Yesterday I came back to NYC from New Orleans in the early hours of the morning pleased to see my dog and a slightly cooler and less humid town. I had been incredibly disturbed at what I experienced and saw in 2006 so it was fantastic seeing tons of tourists, streetcars (weren’t there six years ago), and a city more like the one I remember from visits before Katrina.
I spent my first day with friends brunching at Dooky Chase, a fantastic place I’d been to many years ago and was so heartened to see revived after the storm; taking the St. Charles Street streetcar through the Garden District to the end and back; having drinks at Napoleon House; and visiting the Voodoo Museum, a place I first went to years back because of the connection to African spiritual beliefs and practices I knew of from my time in Sierra Leone.
The following day Sarah Ketchersid, the editor for Africa is my Home, and I went to the Amistad Research Center to look at the original Amistad materials. Since the book is going to be interactive — Ology-like with flaps and envelopes and such — we wanted to see if we might use some of the materials in the book. The staff was incredibly helpful — thank you so much, Chris and Andrew — and seeing and handling the materials again (as I’d first done in 2006), this time with Sarah who has been equally immersed in the story for a couple of years now, was moving beyond belief. We read Sarah Margru’s letters as well as those from other Amistad captives, their supporters, and even John Quincy Adams. One side note — editors read differently than you and I. That is, I read fast and scan and so I would take a look at a letter with its faded-difficult-to-make-out copperplate-script and figure there was nothing for us in it. But then Sarah would keep looking and suddenly point out a reference to the “children” or “the girls.” Editors know how to hone in and read in a way we don’t!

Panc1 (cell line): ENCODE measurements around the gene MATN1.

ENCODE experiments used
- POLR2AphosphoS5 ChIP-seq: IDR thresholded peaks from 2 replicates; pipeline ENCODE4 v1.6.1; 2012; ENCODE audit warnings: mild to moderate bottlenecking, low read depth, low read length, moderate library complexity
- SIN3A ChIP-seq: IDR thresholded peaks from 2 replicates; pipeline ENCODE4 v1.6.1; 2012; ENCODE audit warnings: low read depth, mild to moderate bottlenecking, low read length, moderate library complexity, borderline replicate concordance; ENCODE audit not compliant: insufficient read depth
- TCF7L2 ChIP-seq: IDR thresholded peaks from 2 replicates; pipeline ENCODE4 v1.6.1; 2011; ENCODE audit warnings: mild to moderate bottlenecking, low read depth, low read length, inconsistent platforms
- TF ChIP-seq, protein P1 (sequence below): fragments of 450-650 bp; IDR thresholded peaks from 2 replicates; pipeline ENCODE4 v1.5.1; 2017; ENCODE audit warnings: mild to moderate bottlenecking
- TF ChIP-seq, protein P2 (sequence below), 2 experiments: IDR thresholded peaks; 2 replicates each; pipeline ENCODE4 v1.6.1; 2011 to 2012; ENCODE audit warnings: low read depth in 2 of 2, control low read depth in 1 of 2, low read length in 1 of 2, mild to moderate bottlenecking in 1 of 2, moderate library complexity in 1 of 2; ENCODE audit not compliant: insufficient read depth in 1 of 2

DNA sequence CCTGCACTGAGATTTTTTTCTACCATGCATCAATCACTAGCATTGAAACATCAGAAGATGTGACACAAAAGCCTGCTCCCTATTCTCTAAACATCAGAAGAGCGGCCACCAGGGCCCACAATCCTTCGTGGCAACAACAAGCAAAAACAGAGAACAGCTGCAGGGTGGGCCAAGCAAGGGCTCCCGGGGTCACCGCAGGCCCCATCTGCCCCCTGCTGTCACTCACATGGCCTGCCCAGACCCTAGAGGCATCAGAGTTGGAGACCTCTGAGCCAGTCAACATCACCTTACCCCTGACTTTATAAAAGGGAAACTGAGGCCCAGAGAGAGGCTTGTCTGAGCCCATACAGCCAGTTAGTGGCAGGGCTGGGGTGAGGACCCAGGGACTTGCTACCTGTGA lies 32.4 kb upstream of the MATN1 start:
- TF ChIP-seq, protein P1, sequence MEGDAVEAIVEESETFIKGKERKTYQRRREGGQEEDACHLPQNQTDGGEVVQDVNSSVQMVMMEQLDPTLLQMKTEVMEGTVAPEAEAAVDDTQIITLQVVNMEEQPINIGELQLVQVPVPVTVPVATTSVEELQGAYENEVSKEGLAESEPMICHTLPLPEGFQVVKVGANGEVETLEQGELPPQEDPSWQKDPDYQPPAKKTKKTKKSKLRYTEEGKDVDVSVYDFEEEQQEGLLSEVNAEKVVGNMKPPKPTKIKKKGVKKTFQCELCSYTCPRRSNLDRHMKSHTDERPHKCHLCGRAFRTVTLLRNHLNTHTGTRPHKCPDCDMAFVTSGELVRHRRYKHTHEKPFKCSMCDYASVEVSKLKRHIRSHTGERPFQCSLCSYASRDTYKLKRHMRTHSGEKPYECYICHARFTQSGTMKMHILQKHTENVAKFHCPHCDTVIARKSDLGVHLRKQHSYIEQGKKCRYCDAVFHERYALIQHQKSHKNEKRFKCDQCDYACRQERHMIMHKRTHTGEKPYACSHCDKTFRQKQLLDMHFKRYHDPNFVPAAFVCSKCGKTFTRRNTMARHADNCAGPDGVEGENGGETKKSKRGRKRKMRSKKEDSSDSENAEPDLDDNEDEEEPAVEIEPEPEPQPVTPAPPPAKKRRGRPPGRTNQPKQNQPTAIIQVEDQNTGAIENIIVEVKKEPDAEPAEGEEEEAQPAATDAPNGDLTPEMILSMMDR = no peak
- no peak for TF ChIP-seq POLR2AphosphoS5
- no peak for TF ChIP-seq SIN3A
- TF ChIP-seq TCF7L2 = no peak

The convention itself was grand — seeing friends and their books, learning about forthcoming ones, connecting with new folks, eating (and eating and eating and eating…) terrific meals, and enjoying the touristy parts of NOLA. I don’t wish to make anyone reading this too terribly jealous, but some especially memorable experiences were:
- Dinner with mentor Katherine Paterson and extraordinary paper cutting artist Pamela Dalton in honor of their new book, Brother Sun, Sister Moon. (Check out this video to see Pamela’s process.)
- Dinner with my SLJ’s Battle of the Books peeps, Hyperion’s Stephanie Lurie and Joann Hill, and Bartimaeus — I mean — this year’s winner‘s creator, the one and only, Jonathan Stroud! (The dancing flames on the tablecloth was a particularly, er, apt touch.)
- Celebrating with Rita Williams-Garcia and her editor Rosemary Brosman — holding Rita’s purse as she danced up to the dais to receive her Newbery Honor, pigging out together at an amazing restaurant, and wiping away tears as Rita honored so many in her Coretta Scott King medal speech.